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The ACA can be fixed 

Majority Leader Mitch McConnell threatened his 51 disciples in the Senate and his party with the gravest injury imaginable.

Majority Leader Mitch McConnell threatened his 51 disciples in the Senate and his party with the gravest injury imaginable. If they don't pass his unpopular bill to "repeal and replace" Obamacare in the next few weeks, he may make them sit down with Democratic senators and work out a health care law that would be acceptable to nearly all Americans.

He wouldn't dare! Does he not remember what has accrued from bipartisanship in the past — Medicare and Medicaid and all their many corrections and expansions, veterans medical care and, yes, even the great Democratic achievement Social Security, where Republicans got in on its original enactment and its scores of corrections over its first 70 years?

OK, it is probably an empty threat. McConnell, after all, is the father of partisan gridlock. It was he who ordered a bank of Republican senators in 2009 to cease working on the Affordable Care Act with Democrats on the Senate Finance Committee or face reprisals by the GOP caucus. He was so wary this spring that a Democrat might give a piece of advice or get a peep about what the bill did that he did not let even some of the 13 Republican men he said would write the Obama repealer know what was in the bill until his staff had finished writing it. It is the first time that either party has skipped the committee process in drafting major legislation.

But the Senate bill he produced has now assumed the status of the most unpopular piece of legislation in modern times. Republican governors have quailed at the impact it would have on their states — 22 million people losing their insurance, huge budget problems for state governments that Republican governors and legislators would have to deal with, far higher premiums and out-of-pocket costs for sicker, older and poorer people.

Even Arkansas's John Boozman, a more faithful disciple McConnell has never met, is said to be withholding support. Sen. Tom Cotton, who is supposed to be one of the authors, is silent, obviously hoping the bill never comes to a vote.

Arkansas would be devastated more than any state, except possibly Kentucky. If the Senate bill becomes law, some 367,000 more Arkansans will be uninsured by 2022, when the Medicaid provisions really kick in. The state government would lose $1.5 billion in federal health care funding in 2022 — a huge hole in the budget that would have to be made up with tax increases or abandoned medical services for some subset of the population — children, the elderly frail, the disabled, children's colonies?

It's a pointless exercise, but what might "amend and improve" look like if McConnell worked across party lines? First, you'd have to agree that it would be called a Republican reform — "Trumpcare" or "McConnellcare." Trump will praise and embrace anything they pass.

Both recent Trumpcare efforts take two giant steps: eliminating Obamacare's taxes on very rich Americans and corporations involved in health care and eliminating the individual mandate, the requirement that healthy people buy insurance without waiting until they get sick or else pay some taxes for the uncompensated care they are apt to get. Repealing both of those forces Republicans to take the steps that end coverage for 22 million people and hike the premiums and co-pays of others. The taxes pay for the reforms and extend the solvency of Medicare, and the mandate makes it possible for insurance companies to hold down premiums. Both the Senate and House bills set out to slash and someday eliminate Medicaid, the vast program that at some point affects nearly every family in America through nursing-home care, disabled children and adults or family poverty.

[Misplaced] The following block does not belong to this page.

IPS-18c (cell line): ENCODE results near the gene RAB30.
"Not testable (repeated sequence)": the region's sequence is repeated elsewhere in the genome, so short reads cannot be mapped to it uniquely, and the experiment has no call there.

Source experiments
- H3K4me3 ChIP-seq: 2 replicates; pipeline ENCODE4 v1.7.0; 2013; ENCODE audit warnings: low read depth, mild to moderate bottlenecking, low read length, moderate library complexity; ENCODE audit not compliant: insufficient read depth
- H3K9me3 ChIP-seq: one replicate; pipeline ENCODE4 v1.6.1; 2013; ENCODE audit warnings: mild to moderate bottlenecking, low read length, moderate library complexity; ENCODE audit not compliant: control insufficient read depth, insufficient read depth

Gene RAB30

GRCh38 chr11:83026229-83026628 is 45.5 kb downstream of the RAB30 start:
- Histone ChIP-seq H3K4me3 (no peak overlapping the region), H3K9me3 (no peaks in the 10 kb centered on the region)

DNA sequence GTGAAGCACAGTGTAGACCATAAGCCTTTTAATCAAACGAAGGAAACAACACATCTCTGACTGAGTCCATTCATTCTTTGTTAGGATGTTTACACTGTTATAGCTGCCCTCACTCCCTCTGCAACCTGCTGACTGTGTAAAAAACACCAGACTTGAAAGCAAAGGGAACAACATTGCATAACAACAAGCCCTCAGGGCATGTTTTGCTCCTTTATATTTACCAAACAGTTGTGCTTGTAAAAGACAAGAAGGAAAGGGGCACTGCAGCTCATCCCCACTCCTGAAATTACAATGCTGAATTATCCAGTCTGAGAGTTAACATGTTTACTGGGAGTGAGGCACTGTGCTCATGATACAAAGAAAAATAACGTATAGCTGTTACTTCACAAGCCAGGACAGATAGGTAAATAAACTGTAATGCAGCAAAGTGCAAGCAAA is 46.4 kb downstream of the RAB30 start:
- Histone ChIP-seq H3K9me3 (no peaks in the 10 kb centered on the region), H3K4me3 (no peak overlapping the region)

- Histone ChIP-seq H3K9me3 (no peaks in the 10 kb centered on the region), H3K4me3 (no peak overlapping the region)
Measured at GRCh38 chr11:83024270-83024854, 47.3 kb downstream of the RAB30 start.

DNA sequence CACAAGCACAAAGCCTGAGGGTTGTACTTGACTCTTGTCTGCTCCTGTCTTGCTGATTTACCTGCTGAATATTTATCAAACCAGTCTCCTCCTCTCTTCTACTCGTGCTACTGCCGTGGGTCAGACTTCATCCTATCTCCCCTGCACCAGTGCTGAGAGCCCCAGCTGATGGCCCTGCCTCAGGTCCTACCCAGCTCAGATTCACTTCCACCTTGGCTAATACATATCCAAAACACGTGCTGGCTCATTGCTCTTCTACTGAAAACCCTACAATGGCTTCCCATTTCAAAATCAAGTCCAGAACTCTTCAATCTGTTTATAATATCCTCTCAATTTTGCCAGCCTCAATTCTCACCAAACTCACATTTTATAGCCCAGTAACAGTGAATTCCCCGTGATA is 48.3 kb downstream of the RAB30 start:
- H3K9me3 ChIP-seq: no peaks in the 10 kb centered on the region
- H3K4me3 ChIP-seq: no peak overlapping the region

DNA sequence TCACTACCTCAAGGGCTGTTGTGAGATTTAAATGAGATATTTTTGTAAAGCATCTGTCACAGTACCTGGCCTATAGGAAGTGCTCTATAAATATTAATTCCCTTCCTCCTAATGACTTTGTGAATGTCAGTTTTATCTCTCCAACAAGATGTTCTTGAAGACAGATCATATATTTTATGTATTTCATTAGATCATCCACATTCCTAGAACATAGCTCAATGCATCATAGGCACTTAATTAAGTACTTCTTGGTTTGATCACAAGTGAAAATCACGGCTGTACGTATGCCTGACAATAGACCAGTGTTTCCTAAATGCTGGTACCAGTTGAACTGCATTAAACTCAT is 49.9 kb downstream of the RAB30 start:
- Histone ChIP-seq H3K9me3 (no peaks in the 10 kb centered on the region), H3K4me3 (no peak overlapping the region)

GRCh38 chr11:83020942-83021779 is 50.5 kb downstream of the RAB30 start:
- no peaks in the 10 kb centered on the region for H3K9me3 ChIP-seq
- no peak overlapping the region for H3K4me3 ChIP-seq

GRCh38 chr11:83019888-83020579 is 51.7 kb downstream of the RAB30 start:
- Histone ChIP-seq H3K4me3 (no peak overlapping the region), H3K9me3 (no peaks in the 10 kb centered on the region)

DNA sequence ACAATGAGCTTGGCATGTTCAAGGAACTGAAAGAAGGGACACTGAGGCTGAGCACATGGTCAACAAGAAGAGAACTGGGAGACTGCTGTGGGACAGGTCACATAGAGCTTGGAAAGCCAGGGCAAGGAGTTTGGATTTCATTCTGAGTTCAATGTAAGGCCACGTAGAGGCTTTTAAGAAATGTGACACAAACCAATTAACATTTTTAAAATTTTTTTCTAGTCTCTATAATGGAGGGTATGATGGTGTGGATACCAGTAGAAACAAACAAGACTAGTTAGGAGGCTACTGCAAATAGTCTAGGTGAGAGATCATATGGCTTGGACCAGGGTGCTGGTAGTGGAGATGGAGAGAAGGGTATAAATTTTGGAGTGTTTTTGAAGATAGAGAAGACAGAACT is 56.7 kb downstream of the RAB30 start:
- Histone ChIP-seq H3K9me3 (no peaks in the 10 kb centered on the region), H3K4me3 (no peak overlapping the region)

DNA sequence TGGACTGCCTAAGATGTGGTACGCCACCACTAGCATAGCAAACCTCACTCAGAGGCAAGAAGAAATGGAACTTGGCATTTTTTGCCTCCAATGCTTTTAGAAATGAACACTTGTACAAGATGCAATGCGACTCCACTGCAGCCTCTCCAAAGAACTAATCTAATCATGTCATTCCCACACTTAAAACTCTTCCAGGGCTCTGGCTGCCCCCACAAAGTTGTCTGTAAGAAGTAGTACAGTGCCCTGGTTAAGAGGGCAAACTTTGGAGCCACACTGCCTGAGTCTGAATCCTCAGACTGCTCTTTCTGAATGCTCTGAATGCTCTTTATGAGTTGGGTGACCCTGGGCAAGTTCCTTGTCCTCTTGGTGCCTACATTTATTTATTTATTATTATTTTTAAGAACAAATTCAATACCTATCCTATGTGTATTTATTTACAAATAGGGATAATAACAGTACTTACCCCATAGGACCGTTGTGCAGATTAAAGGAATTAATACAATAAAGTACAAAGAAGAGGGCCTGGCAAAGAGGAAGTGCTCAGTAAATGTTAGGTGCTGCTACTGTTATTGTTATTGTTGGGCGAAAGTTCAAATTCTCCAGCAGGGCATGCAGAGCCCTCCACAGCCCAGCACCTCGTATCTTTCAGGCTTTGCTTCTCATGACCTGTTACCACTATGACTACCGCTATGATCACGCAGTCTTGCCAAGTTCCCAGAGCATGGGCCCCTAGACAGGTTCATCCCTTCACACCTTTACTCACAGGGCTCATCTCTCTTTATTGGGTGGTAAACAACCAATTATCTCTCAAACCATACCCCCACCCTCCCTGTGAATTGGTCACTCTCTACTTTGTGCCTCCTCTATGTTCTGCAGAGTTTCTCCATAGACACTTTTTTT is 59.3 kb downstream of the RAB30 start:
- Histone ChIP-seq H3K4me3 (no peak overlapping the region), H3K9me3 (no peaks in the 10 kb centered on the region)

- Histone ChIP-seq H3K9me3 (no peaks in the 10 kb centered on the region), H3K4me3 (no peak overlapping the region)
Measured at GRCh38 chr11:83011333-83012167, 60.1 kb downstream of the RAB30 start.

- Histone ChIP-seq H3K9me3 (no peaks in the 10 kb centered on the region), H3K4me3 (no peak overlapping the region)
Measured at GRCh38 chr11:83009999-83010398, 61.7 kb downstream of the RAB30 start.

So what could Dems and Repubs do together? With a couple of words, they could fix the clumsy language in the Affordable Care Act that House Republicans used in a court challenge of the government's cost-sharing of deductibles and co-pays of low-income policyholders. They got a ruling from a judge appointed by President George W. Bush that the payments had to stop. It is on appeal, ultimately to the Supreme Court where Trump has inserted a judge who will rule against Obamacare on any point of law. It has unsettled the markets, and insurance companies don't know whether to get out altogether or raise their premiums sharply in anticipation.

They could fix the "family glitch," the inept wording in the law that often keeps family members in employer programs from being eligible for premium subsidies.

Charles Gaba, who runs a health care blog, proposed 20 changes in Obamacare, including expanding Medicaid in the last 19 states, each effected by a few words but which together would solve about all of Obamacare's problems.

Kerr-Mills (our man Wilbur D. Mills) was the original Medicare and Medicaid, enacted in 1960. It was a total flop with fewer than 1 percent of the elderly and poor gaining coverage after five years. After a landslide victory in 1964, Lyndon Johnson asked Mills and Republican leaders to fix it and after a few weeks they had. Our own Governor Hutchinson and Republican governors across the country are begging the Republican Congress now not to break it. What an opportunity!

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